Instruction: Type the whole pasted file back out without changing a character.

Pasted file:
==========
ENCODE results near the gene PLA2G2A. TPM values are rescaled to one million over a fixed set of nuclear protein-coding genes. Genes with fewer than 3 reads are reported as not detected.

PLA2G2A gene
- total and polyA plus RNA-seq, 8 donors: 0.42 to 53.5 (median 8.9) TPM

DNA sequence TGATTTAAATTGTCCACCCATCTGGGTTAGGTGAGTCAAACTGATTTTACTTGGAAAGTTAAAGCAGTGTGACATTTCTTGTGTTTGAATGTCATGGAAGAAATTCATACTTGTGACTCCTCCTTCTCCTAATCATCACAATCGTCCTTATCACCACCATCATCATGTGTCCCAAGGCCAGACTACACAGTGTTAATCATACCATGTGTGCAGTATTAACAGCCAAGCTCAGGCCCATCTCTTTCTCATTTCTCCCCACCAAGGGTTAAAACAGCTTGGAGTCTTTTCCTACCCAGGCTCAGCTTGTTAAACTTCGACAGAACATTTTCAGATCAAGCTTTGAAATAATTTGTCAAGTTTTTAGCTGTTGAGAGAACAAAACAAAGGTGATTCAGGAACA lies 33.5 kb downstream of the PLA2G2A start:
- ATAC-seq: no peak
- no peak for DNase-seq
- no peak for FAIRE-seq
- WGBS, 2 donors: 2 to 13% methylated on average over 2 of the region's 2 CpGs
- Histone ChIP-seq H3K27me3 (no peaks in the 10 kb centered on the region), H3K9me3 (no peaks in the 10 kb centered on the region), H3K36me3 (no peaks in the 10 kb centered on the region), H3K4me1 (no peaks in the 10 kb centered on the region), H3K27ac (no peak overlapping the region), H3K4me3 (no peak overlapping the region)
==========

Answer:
ENCODE results near the gene PLA2G2A. TPM values are rescaled to one million over a fixed set of nuclear protein-coding genes. Genes with fewer than 3 reads are reported as not detected.

PLA2G2A gene
- total and polyA plus RNA-seq, 8 donors: 0.42 to 53.5 (median 8.9) TPM

DNA sequence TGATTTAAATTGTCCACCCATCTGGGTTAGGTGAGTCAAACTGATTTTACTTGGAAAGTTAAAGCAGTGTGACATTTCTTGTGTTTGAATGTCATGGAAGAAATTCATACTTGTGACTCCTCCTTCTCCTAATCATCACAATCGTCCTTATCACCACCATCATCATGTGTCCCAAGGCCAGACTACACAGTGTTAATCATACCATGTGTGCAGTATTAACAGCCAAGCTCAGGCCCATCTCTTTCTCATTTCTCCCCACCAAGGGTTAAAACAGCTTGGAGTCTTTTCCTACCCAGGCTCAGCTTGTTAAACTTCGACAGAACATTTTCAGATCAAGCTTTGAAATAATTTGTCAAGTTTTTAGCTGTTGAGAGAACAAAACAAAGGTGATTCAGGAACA lies 33.5 kb downstream of the PLA2G2A start:
- ATAC-seq: no peak
- no peak for DNase-seq
- no peak for FAIRE-seq
- WGBS, 2 donors: 2 to 13% methylated on average over 2 of the region's 2 CpGs
- Histone ChIP-seq H3K27me3 (no peaks in the 10 kb centered on the region), H3K9me3 (no peaks in the 10 kb centered on the region), H3K36me3 (no peaks in the 10 kb centered on the region), H3K4me1 (no peaks in the 10 kb centered on the region), H3K27ac (no peak overlapping the region), H3K4me3 (no peak overlapping the region)